In the present case, inflammatory root resorption treated by MTA. At 20-month follow-up, the tooth was asymptomatic and had clinical signs of ankylosis but external inflammatory root resorption had stopped. Andreasen et al.  showed that periodontal ligament healing following replanted permanent incisors depends on the stage of root development, length of extra alveolar dry storage, and length of wet storage. In this case, storing the avulsed tooth in ice for 15 minutes may have adversely influenced the viability of the periodontal ligament. There is no available data on the effect of storing avulsed teeth in ice on viability of periodontal ligaments; however, ankylosis of this case may show an adverse effect of ice as a storage medium. Schwartz et al.  showed that in dry conditions, keeping avulsed teeth in very low temperatures (−18°C) adversely affects the periodontal ligament.
Ankylosis is the most common complication following reimplantation of an avulsed tooth.  Previous investigations reported that dry extra oral time for 10 minutes or longer is a likely cause of ankylosis. , Although ankylosis will eventually lead to failure of the replantation procedure, there are several reasons that encourage dentists to replant avulsed teeth with a presumably poor prognosis. These reasons can be listed as follows. ,,
No prospective clinical trial has evaluated the predictive factors for success and failure of avulsed teeth; preserving teeth despite progressive resorption, particularly in very young children, gives the dentist time to be prepared for permanent and definitive treatment; replantation offers psychological comfort to both the injured child and his/her parents following an accident, and it preserves alveolar bone for future implant insertion or fixed prosthesis.
A recent meta-analysis on removing pulp from the root canals in avulsed teeth concluded that the pulp should be extirpated within 10-14 days following avulsion to avoid inflammatory resorption.  In this case, pulp extirpation was performed two months after avulsion because of incomplete root formation and the possibility for revascularization of the tooth.
Andreasen et al.  have examined the factors that decrease the chance of pulpal revascularization. These factors include wet storage of the tooth for less than five minutes prior to replantation and extended extraalveolar dry storage prior to replantation of the avulsed tooth. In this case, storing the avulsed tooth in ice for 15 minutes may have adversely affected pulp vitality.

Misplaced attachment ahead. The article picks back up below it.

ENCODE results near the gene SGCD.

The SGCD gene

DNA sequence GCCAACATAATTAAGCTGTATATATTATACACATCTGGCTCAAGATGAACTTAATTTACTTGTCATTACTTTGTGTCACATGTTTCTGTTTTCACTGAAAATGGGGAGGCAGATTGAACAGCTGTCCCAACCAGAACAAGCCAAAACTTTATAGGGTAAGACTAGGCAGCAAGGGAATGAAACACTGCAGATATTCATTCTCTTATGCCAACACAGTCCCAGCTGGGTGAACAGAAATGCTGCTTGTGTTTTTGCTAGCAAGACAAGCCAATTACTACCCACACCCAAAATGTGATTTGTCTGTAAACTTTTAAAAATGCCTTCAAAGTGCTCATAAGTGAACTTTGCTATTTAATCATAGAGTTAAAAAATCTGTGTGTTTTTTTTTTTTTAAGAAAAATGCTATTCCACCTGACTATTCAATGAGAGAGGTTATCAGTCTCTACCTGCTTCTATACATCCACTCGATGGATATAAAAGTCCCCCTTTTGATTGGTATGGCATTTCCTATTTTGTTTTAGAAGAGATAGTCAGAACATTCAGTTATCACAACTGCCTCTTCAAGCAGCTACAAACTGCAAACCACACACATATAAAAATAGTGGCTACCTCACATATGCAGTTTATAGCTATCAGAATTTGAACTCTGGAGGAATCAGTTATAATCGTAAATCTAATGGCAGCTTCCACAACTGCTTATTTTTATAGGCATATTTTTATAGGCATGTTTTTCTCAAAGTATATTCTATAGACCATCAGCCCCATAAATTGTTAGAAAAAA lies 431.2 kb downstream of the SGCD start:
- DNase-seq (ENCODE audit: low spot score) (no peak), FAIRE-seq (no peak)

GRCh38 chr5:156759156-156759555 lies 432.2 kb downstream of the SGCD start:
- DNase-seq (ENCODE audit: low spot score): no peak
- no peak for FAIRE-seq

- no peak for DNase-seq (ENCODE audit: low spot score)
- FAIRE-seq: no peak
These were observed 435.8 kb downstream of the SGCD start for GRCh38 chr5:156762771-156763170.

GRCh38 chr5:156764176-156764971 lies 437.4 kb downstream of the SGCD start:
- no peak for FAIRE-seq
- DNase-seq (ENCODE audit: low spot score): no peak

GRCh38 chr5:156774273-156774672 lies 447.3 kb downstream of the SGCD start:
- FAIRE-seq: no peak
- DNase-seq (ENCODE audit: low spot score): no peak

Petrovic et al.  demonstrated that early root canal treatment was beneficial for patients who failed to present at follow-up appointments. In fact, our intention for performing root canal therapy instead of long-term CH therapy was the patient's frequent failure to maintain follow-up and treatment appointments.
When a tooth is traumatized, the pulp can lose its blood supply. Although revascularization is possible, the canals often become infected. , An infected pulp predisposes a tooth to root resorption.  Root resorption is common, with a reported prevalence of 57-80%. ,,, In immature teeth, this process occurs rapidly because of the large dentinal tubules that allow penetration of bacterial irritants. , When radiographic signs of external resorption are observed, resorption could be arrested by endodontic therapy. ,, The use of CH has a high rate of success in cases of traumatized immature permanent teeth. ,, On the other hand, one negative aspect of the apexification with CH for extended periods is the possibility of increased root fracture. , The duration of the treatment, which is usually very long, depends on factors such as size of the apical opening. MTA has been reported as a filling material in traumatized immature permanent teeth. ,,
In this case, MTA was used to stop inflammatory root resorption, and it prevented the need for long-term CH therapy. Based on this case report, it appears that MTA should be considered for treatment of inflammatory root resorption in traumatized immature permanent teeth.
Although this case report presents a favourable outcome, further studies are encouraged to support the use of MTA to treat inflammatory root resorptions.
| Acknowledgment|| |
The authors would like to thank Dr. Jens Andreasen for his valuable input and review of this case report.
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[Figure 1], [Figure 2], [Figure 3], [Figure 4]